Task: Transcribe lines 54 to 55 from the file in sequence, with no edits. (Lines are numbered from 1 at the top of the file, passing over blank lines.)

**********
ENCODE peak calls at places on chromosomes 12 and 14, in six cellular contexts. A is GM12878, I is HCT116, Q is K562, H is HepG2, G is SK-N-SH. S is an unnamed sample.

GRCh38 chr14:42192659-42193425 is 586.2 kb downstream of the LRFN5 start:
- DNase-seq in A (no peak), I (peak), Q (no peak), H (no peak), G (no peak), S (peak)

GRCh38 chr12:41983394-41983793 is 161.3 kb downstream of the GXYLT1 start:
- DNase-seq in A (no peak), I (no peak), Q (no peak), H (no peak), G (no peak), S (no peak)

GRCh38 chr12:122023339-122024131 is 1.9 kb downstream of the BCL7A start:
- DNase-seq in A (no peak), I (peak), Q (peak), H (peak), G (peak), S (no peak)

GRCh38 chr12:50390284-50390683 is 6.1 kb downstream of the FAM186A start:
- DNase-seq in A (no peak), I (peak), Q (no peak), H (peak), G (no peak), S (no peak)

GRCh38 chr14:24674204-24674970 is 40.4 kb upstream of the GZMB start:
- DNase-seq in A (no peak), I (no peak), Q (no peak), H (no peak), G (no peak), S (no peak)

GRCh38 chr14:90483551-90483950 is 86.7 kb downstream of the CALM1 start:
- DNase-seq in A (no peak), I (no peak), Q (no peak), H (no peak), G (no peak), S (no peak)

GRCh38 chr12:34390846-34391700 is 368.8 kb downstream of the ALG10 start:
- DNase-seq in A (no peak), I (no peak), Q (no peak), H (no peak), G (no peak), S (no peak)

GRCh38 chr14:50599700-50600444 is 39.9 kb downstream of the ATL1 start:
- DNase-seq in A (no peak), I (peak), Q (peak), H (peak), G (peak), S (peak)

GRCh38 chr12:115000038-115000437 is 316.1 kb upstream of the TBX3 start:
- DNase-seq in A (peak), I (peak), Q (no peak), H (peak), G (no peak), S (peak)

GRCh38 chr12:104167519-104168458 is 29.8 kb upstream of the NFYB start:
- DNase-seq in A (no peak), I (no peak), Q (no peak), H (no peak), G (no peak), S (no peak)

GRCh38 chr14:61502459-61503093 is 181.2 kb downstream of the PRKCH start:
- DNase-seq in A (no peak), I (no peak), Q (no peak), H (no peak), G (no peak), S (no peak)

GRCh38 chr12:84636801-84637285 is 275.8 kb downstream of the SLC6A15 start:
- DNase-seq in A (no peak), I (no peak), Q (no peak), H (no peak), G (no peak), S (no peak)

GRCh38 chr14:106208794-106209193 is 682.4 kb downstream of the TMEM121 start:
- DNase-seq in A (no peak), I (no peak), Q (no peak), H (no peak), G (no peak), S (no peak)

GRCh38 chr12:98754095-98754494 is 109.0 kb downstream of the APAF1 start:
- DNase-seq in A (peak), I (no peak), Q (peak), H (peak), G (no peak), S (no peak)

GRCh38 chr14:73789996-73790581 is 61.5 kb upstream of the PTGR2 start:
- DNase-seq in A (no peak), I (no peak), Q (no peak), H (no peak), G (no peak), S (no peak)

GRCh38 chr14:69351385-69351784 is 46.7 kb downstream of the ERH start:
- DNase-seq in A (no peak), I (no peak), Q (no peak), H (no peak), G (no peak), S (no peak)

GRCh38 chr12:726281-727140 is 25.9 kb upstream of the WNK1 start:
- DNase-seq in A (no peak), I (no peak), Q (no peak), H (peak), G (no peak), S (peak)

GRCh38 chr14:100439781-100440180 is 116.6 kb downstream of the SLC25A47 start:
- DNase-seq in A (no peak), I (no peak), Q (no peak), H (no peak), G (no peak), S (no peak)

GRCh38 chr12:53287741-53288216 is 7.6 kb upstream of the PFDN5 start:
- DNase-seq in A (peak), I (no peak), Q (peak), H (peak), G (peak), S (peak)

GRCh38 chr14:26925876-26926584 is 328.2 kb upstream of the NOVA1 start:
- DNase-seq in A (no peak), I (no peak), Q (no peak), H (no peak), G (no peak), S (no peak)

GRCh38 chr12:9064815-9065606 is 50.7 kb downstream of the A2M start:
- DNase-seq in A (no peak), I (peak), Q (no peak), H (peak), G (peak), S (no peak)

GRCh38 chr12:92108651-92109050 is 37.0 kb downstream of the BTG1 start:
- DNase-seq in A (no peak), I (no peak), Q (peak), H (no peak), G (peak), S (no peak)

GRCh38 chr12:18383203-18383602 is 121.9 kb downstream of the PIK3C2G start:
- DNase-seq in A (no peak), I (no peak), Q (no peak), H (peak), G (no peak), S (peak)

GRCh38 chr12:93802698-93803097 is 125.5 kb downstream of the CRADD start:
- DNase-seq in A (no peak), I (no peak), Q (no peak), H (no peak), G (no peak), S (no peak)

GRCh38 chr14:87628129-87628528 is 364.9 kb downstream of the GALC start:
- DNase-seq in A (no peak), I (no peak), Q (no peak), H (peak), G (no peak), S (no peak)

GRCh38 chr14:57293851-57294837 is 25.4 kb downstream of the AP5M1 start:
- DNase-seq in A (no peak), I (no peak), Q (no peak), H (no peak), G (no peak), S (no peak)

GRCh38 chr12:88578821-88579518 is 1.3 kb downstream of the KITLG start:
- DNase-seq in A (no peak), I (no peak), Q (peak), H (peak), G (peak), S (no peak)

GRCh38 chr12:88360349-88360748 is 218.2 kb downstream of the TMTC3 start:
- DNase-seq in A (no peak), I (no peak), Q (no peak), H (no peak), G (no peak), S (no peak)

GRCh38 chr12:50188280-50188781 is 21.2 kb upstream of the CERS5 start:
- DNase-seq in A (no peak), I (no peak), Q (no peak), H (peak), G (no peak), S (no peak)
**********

GRCh38 chr12:88578821-88579518 is 1.3 kb downstream of the KITLG start:
- DNase-seq in A (no peak), I (no peak), Q (peak), H (peak), G (peak), S (no peak)